How to answer the stupid questions your’e asked a vegan
It is January, and many of you vegetarians and perhaps some meat eaters too, will take the leap and try to go vegan, giving up all animal products for a month. Perhaps you’ll do it for health reasons, or in an attempt to shift a few of those Christmas pounds, or following a New Year’s resolution to try to live more consciously. Either way, as a vegan I can tell you from experience that you’ll need to be prepared for the barrage of stupid things people will probably say to you every time you sit down for a peaceful lunch and try to dig into your falafel wrap.
“Doesn’t a vegan diet make you unhealthy and weak?”
No, I am very healthy, thank you very much. I ran a marathon a few months ago. Vegans typically have lower cholesterol levels, lower blood pressure, lower body mass indexes, a lower risk of death from heart disease, and lower overall cancer rates than meat eaters. The Mayo Clinic in the US recently reported that a plant-based diet could add four years to your life.
In fact, leading athletes, including weightlifters, sprinters, ultra-marathon runners and boxers, are vegan. Venus and Serena Williams adopted a plant-based diet in 2012. Since then, Serena has won the US Open three times. Scott Jurek, widely regarded as the greatest ultra-runner of all time, eats vegan. The only US male weightlifter to qualify for last summer’s Olympic Games, Kendrick Farris is – guess what – a vegan.
“But where do you get your protein?”
The same places that cows, gorillas and elephants get theirs – and have you seen the size of an elephant? I am fine. Go worry about something serious like, say, global warming.
Which brings me neatly to the next stupid question…
“It’s a shame you don’t care about humans as much as you care about animals.”
Veganism is kind to humans because animal agriculture is the most destructive industry on the planet. The meat industry emits more greenhouse gases than all transportation in the world combined. A vegan diet will cut your carbon footprint by 50 per cent. The livestock industry also diverts grain from the mouths of the planet’s one billion starving people. Of those countries experiencing famine, 82 per cent use vast proportions of their grain to feed cows and pigs that will be eaten in Britain and other first-world countries. But hey, seeing as you raised the issue, let’s have a look at all the Nobel Peace Prizes you’ve won for your human rights work.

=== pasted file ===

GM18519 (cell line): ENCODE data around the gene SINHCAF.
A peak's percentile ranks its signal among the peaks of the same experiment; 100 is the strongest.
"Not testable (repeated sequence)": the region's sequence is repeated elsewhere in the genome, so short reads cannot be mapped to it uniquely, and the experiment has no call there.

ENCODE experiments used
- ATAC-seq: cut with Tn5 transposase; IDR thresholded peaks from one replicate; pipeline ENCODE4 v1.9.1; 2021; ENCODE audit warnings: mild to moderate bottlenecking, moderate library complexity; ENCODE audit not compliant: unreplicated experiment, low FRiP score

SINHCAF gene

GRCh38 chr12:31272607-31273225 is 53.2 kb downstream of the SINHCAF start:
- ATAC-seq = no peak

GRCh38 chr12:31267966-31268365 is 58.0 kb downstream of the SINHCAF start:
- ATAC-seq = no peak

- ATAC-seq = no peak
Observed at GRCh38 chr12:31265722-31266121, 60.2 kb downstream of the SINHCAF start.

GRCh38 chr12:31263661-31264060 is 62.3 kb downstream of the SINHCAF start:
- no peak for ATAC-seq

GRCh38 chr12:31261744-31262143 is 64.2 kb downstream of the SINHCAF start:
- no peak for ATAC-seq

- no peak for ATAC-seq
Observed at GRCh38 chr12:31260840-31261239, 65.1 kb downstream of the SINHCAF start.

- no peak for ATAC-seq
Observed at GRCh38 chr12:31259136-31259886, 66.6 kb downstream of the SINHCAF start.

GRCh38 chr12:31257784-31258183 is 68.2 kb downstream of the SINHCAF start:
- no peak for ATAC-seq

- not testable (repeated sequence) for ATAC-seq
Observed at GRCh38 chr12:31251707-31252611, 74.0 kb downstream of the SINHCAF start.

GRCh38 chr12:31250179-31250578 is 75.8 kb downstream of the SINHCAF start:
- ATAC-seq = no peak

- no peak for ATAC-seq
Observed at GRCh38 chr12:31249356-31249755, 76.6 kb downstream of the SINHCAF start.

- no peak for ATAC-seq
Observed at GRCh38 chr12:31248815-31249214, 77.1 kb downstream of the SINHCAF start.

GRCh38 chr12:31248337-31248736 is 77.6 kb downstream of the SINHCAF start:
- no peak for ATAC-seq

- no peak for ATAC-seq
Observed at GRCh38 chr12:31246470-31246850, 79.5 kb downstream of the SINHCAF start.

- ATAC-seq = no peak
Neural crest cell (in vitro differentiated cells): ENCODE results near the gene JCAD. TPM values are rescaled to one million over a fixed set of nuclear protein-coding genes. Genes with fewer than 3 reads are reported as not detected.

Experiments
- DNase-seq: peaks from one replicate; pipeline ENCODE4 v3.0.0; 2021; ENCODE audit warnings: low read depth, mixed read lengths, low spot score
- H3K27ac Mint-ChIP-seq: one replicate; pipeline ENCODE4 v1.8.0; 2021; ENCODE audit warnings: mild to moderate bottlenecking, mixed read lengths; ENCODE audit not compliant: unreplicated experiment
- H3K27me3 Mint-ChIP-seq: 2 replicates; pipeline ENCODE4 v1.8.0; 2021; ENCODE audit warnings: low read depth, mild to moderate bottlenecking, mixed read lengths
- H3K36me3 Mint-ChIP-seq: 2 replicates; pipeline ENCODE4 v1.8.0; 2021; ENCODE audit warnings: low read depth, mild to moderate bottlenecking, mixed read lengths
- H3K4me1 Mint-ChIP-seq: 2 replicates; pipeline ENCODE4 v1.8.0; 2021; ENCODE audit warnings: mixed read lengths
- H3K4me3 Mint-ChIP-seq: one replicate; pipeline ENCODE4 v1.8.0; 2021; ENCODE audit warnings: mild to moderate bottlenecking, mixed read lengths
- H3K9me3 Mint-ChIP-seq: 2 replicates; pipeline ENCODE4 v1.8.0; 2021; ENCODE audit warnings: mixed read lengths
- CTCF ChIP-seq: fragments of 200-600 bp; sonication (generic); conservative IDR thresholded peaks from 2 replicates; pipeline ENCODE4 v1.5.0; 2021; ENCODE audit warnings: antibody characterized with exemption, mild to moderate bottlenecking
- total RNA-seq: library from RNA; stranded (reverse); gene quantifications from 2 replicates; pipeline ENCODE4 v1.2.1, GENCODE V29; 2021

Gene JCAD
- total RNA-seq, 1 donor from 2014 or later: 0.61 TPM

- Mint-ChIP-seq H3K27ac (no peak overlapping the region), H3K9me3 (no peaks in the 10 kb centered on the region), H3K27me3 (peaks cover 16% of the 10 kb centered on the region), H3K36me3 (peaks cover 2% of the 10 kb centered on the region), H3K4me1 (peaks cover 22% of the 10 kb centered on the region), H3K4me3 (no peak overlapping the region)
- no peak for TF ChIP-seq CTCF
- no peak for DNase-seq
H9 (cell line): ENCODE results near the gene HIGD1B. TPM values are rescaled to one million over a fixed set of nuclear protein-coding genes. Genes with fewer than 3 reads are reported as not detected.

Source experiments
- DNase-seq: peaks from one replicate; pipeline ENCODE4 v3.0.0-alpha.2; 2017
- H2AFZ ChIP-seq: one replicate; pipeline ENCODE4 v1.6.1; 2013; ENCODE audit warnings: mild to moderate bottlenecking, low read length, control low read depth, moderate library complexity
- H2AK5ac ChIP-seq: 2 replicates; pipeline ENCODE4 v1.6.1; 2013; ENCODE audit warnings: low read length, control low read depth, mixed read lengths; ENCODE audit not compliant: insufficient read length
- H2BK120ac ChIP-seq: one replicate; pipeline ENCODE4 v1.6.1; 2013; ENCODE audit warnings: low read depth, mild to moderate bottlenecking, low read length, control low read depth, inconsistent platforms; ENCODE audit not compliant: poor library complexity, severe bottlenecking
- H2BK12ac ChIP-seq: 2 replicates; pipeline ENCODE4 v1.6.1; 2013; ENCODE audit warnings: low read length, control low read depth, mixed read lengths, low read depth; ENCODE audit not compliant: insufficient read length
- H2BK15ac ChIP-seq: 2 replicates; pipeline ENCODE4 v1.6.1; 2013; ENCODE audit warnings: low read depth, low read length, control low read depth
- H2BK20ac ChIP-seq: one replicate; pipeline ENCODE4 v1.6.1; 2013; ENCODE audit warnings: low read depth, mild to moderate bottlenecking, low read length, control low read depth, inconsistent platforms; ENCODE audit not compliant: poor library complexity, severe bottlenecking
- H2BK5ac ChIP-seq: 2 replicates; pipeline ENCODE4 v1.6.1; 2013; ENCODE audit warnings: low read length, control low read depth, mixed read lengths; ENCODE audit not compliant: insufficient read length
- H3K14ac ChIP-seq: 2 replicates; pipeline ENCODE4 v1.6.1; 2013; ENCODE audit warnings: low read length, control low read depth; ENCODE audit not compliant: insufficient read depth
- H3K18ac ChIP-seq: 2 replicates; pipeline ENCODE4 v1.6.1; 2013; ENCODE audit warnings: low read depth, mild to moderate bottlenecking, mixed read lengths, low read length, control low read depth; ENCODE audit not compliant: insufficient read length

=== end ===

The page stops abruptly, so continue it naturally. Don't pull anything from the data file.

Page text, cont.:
“It’s normal to eat meat, we’ve always done it.”
Meat-eating has indeed been going on a long time. So have lots of other crimes against humanity. Does their longevity legitimise them?
“Animals can’t feel pain.”
Many animals have nervous systems very similar to our own; when they are harmed, their bodies react much like our own would. They scream, writhe and try to escape. That’s why abattoirs invest so much money in horrific machinery to stop animals destined for slaughter from fleeing.
“Wasn’t Hitler a vegetarian?”
That’s a myth, but seeing as you feel we can extrapolate from information about historical vegetarians, it’s worth saying that Buddha, Pythagoras, Plato, Voltaire, Einstein and Gandhi were veggies too.
“Plants feel pain, too.”
Plants have no central nervous systems, nerve endings or brains (much like people who say plants feel pain).
“I make sure I only eat meat from humane sources”
Countless apparently “humane” producers have been exposed as hideously cruel ventures, merely playing to consumers’ vanity. For instance, Hillside Animal Sanctuary investigated farms that sign up to the RSPCA’s Freedom Food scheme and reportedly discovered worrying conditions. Also, you make sure? You perform spot-checks at the farms that your meat comes from? You ask for objective evidence when you eat at friends’ houses and restaurants? Really? Or are you telling – no pun intended – porkies?
“I understand vegetarianism, but why be vegan?”
Many reasons, the biggest one is that dairy is scary.
“Are you still vegan?”
Yes. And I see that you are still passive-aggressive.
“What would happen to animals if we all stopped eating meat?”
In the short term, animals being kept for meat and dairy could be rehomed or moved to sanctuaries. In the longer term, we would no longer bring innocent individual creatures into this world merely to enslave and then kill them.
“Isn’t it boring being a vegan?”
It’s good you think pigs are special, because they are: they’re smarter than cats and dogs, capable of solving problems, learning words and phrases, and playing computer games. But did you know that clipping piglets’ teeth and cutting off their tails without pain relief is standard practice in the meat industry, and that many male piglets are castrated without anaesthetic? Piglets who grow too slowly are killed by being slammed headfirst onto concrete floors. This standard industry practice is called “thumping”.
Mmmm, bacon indeed.